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Paul and Political Critique: Liberalism, Ontology, and the Pauline Community


In: Biblical Interpretation
Author: Taylor Weaver1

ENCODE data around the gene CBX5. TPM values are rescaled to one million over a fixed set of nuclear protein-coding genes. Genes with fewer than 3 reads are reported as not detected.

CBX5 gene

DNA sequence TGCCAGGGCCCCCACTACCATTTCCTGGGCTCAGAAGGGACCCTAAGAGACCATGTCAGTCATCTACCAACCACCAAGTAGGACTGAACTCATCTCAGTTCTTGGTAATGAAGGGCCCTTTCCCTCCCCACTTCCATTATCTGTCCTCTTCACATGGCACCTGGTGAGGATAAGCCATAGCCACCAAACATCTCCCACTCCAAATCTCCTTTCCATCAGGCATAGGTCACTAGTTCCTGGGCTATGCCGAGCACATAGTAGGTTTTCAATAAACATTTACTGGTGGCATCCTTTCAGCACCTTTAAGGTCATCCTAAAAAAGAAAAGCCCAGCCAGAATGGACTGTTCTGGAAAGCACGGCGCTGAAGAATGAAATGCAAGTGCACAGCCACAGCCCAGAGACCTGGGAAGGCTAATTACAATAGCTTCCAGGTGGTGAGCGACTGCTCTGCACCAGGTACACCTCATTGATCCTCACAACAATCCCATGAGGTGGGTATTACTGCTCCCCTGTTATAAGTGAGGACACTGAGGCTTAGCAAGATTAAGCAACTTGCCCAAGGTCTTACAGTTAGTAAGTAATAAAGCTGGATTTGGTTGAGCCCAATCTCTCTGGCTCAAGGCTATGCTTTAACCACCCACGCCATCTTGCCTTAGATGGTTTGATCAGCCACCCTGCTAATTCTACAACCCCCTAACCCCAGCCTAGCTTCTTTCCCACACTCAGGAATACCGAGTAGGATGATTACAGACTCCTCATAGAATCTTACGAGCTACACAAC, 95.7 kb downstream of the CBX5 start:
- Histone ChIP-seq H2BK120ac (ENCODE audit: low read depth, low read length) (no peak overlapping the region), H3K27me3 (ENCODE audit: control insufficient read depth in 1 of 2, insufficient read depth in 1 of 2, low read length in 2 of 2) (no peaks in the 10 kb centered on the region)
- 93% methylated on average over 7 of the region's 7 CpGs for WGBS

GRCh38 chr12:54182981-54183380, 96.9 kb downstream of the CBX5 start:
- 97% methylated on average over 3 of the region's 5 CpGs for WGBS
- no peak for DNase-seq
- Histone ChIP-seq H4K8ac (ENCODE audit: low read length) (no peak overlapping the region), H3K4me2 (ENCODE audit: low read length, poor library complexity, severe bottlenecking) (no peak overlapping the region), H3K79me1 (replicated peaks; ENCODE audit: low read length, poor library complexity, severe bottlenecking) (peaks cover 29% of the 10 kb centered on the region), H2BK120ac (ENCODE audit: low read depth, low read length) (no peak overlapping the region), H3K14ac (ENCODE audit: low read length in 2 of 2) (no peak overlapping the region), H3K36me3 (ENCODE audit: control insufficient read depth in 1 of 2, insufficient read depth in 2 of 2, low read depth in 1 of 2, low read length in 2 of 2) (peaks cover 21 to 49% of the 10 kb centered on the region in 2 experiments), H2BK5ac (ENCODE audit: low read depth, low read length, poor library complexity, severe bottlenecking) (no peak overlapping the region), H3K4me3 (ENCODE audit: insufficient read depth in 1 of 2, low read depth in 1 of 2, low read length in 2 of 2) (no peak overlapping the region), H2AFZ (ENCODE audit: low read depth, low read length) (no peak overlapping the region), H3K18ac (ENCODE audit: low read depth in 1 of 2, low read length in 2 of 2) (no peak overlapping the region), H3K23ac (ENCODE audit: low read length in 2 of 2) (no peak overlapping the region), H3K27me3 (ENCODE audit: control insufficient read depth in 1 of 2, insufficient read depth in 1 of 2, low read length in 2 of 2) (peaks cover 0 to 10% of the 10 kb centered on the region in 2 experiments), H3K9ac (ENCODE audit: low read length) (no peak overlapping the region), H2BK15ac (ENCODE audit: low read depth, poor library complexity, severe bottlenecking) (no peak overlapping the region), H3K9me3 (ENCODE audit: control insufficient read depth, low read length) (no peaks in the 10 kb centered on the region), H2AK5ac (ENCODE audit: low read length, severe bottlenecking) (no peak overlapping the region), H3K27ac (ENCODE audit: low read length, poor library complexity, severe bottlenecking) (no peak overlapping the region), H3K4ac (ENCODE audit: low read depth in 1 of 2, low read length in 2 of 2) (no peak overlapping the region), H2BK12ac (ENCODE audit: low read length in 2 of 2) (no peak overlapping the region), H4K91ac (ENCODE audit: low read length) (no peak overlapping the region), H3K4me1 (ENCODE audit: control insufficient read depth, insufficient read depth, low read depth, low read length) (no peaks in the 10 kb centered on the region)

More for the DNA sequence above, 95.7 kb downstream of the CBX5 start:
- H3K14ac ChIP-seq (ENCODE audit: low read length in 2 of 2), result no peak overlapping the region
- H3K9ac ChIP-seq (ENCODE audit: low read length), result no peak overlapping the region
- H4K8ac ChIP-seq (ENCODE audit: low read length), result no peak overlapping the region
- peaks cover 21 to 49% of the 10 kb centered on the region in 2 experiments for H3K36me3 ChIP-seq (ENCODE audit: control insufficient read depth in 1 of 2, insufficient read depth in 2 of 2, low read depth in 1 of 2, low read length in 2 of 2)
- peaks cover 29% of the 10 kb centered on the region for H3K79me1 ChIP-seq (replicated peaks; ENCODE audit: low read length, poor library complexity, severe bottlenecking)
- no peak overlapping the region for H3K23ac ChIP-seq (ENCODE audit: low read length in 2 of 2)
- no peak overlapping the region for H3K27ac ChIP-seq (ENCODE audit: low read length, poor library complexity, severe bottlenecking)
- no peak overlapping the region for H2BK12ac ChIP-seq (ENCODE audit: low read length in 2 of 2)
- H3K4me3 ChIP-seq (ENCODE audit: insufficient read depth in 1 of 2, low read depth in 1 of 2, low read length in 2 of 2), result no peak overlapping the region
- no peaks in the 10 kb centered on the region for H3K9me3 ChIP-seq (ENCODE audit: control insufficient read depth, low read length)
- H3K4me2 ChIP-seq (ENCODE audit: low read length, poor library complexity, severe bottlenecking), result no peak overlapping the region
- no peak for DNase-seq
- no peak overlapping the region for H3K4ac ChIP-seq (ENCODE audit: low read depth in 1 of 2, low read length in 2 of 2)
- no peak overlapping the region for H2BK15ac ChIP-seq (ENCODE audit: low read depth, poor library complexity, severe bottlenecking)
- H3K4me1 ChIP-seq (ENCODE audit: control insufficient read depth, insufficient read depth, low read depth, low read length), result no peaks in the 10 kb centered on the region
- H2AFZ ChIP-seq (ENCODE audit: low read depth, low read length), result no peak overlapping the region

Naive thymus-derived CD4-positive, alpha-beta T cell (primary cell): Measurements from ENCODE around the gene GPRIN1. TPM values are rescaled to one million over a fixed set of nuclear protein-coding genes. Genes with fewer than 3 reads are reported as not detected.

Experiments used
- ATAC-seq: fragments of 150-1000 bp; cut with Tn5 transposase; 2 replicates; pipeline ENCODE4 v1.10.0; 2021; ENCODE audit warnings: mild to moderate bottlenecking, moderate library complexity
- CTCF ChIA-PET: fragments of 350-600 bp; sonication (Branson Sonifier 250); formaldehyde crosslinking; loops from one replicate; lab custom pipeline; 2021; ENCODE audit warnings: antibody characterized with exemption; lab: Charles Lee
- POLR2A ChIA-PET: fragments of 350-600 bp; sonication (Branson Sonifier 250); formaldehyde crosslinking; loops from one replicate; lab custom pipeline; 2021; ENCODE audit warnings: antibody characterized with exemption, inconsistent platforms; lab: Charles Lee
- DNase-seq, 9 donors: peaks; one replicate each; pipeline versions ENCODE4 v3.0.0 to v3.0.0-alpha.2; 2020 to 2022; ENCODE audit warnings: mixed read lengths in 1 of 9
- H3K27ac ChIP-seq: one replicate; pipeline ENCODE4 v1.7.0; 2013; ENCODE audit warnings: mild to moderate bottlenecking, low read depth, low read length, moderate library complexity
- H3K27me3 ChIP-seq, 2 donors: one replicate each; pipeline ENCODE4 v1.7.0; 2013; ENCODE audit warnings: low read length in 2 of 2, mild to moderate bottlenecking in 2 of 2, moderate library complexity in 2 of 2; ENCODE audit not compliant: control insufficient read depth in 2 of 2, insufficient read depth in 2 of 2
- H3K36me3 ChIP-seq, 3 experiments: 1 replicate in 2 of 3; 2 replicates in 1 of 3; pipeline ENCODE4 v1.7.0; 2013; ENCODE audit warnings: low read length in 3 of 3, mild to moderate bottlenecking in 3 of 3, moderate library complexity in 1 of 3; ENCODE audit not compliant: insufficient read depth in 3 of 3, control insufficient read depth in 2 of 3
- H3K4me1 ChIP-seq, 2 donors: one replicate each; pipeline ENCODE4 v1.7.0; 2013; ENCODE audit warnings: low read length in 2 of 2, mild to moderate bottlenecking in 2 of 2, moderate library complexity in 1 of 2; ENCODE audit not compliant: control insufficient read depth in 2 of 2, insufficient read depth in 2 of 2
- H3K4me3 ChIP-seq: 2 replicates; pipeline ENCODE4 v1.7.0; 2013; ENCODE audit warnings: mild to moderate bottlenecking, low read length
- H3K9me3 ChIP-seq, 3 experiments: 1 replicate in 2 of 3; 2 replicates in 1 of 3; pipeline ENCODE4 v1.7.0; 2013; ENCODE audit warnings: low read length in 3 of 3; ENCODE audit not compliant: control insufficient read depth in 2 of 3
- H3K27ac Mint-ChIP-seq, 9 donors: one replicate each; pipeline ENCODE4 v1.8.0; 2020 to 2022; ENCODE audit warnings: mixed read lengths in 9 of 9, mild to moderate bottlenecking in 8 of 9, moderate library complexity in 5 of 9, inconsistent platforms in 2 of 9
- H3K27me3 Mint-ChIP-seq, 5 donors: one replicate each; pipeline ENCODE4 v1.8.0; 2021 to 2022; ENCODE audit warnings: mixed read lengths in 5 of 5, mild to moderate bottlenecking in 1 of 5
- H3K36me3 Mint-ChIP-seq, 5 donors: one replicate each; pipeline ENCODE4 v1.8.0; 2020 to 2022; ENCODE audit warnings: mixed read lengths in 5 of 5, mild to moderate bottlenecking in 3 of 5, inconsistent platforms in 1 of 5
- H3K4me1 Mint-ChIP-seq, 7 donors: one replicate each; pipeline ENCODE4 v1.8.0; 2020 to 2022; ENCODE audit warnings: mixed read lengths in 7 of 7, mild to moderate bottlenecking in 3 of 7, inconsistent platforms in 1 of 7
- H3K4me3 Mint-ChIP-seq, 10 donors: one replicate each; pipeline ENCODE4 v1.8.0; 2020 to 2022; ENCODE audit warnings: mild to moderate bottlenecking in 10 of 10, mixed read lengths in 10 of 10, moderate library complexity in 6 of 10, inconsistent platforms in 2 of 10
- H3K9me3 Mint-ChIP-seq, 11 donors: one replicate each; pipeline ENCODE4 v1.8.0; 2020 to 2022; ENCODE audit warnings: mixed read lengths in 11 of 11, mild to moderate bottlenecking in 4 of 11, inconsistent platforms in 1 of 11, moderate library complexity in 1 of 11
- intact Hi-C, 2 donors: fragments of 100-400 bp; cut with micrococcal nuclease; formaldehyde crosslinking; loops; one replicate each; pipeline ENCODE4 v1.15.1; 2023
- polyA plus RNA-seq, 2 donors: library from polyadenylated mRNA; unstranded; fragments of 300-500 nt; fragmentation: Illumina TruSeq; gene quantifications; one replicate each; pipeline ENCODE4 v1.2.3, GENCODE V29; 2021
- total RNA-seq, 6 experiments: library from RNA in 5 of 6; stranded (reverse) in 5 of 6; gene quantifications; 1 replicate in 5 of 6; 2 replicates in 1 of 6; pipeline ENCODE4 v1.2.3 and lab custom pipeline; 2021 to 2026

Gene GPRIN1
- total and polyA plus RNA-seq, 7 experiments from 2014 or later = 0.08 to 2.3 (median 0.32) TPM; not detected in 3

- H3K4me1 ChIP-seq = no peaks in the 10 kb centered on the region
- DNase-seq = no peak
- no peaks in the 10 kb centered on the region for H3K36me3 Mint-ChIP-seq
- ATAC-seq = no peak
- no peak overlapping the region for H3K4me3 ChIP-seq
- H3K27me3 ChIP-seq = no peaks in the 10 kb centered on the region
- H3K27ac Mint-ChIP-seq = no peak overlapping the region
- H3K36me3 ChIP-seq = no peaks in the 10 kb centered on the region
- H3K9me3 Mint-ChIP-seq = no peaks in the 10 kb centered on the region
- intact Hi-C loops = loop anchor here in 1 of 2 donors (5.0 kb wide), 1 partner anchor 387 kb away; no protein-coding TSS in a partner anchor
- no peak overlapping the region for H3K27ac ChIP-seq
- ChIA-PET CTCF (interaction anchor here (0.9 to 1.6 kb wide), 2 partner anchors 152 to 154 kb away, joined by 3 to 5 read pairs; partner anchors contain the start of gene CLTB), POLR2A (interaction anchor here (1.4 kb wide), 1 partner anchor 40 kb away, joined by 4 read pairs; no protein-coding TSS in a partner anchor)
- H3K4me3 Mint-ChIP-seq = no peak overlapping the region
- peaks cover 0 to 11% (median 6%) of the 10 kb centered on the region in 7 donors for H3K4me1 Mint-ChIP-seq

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While Paul has been used as a source for philosophy and politics in recent decades, his thoughts on community have not been well represented; nor has there been a sustained effort to bring together sophisticated debates on the community-individualism problem with Pauline communitarian thought. In light of the recent history of Paul in philosophy, the intention of this essay is to test the waters of interactivity through exploring how Paul’s communal activity and writing allows for thinking through contemporary political philosophical problems inherent in the concept of community, a problem that forms partially around notions of individuality and how communitarian or collectivistic sensibilities arrange the individual. The essay first points to a form of community found in Thomas Hobbes that is fraught with conceptual problems, before moving to an obverse conception of community found in Paul. The final section points to contemporary theorisations of community found in the work of Roberto Esposito and Jean-Luc Nancy, showing how they connect and help provide conceptual vocabulary to the Pauline motifs shown earlier, while also borrowing from the work of Paul. This points to the possibility for using Paulinist motifs in the current debate about community.


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